2001: A Movie To See




“I’m afraid. I’m afraid, Dave.”


The first couple of minutes are in complete darkness, and all you can hear is the mystifying orchestral music, making you feel both eager and irritated at the same time. Then we see the MGM logo followed by the famous opening sequence with the musical backdrop of “Thus Spake Zarathustra” and then we perceive that the movie has finally commenced. However, the movie already started before we saw anything, it started in absolute darkness and enigmatic sound: chilling, terrifying, mysterious, exciting.

“2001: A Space Odyssey”, is to me, a movie that is both boring and riveting. There is less than 40 minutes of dialogue in a movie that spans roughly two hours and 20 minutes and each scene seems long and elongated. But this is a story that needs to be told, not by dialogue, but by images and music. How can I forget, the sublime scenes themselves, perfect pairings of image and music, as if they danced together to the “Blue Danube”. You become invested in each scene, somehow magically, and as if all the wonder had culminated in the last sequence, the feeling of confusion and painful awareness of the sublime leaves you dumbfounded and holding your breath in the closing moments as the journey ends. When the credits rolled upon my first viewing, I let out a sigh of both relief and undefinable content. Your feelings for the movie may very well be as confusing as the movie itself.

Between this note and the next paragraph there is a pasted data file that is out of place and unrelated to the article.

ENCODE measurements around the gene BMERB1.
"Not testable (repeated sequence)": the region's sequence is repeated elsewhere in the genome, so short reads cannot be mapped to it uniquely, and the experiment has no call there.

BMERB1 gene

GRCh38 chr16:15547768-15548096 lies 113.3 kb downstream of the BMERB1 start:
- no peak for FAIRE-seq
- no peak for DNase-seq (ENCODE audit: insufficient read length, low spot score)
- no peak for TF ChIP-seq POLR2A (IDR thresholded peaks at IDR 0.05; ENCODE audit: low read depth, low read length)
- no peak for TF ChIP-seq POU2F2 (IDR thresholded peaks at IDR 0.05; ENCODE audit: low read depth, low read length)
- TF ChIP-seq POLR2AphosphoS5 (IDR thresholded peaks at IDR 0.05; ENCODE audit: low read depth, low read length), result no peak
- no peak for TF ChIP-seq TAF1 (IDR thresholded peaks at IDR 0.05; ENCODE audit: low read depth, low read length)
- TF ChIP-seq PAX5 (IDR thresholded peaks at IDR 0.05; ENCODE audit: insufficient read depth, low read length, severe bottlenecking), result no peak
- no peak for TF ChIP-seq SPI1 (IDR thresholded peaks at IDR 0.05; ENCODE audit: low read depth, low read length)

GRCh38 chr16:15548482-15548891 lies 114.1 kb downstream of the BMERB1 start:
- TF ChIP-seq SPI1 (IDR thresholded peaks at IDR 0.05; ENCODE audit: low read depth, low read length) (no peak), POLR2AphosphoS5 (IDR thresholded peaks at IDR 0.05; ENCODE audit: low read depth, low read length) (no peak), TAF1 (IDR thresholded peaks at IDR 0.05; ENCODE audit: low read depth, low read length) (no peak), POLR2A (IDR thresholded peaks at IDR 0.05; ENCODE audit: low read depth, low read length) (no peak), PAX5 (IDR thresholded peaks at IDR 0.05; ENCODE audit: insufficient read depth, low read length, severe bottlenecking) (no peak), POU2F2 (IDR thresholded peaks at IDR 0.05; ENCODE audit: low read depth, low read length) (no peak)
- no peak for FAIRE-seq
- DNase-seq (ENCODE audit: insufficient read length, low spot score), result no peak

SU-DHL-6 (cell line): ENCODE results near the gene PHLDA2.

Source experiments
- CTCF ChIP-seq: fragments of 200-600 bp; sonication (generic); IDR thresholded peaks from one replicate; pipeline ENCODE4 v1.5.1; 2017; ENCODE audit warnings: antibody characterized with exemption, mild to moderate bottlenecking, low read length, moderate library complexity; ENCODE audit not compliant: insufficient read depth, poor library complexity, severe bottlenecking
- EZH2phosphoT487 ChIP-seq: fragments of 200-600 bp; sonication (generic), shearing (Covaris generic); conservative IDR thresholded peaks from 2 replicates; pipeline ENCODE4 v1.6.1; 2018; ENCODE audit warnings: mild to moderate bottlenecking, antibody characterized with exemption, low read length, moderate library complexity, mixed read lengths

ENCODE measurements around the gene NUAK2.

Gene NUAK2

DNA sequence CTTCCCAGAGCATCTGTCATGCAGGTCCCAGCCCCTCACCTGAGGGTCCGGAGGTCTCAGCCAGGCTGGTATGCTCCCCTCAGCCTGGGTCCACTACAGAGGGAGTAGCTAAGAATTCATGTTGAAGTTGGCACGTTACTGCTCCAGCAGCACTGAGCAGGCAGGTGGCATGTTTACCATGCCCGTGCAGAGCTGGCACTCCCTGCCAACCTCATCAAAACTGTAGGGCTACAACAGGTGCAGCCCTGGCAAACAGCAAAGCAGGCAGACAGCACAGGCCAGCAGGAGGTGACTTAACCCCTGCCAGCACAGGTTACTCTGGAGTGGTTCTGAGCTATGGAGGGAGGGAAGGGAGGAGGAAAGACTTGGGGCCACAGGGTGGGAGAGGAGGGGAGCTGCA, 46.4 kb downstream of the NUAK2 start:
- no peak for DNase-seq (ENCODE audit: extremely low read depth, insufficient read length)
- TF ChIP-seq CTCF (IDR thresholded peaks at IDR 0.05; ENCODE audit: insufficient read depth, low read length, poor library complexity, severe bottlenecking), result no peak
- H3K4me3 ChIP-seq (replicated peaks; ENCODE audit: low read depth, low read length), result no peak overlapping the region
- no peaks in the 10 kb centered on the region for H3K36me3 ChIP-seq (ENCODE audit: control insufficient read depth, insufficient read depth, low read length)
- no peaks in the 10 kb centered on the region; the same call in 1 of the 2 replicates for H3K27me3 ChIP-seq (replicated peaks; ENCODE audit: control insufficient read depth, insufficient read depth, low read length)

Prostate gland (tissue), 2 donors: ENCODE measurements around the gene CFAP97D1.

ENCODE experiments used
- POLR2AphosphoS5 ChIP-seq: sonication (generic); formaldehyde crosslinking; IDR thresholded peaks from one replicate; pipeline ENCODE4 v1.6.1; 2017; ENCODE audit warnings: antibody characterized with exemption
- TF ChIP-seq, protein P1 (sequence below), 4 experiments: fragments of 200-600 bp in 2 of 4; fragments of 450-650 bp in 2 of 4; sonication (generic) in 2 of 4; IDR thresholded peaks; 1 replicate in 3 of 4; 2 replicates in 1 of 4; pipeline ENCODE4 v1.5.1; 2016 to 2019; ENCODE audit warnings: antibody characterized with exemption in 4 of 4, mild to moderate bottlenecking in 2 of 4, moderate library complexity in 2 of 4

However, I must stop myself from going on about the film, for singing its praises may lead to disappointment for a first-time viewer, and frankly, there is far too much to say about the film, most likely leading to an inconclusive end. So I beg you, watch this film. Watch a film that is not so much about the individual, but rather the journey. “2001: A Space Odyssey” is…

1968_2001 Space Odyssey_11

Leave a Reply

Be the First to Comment!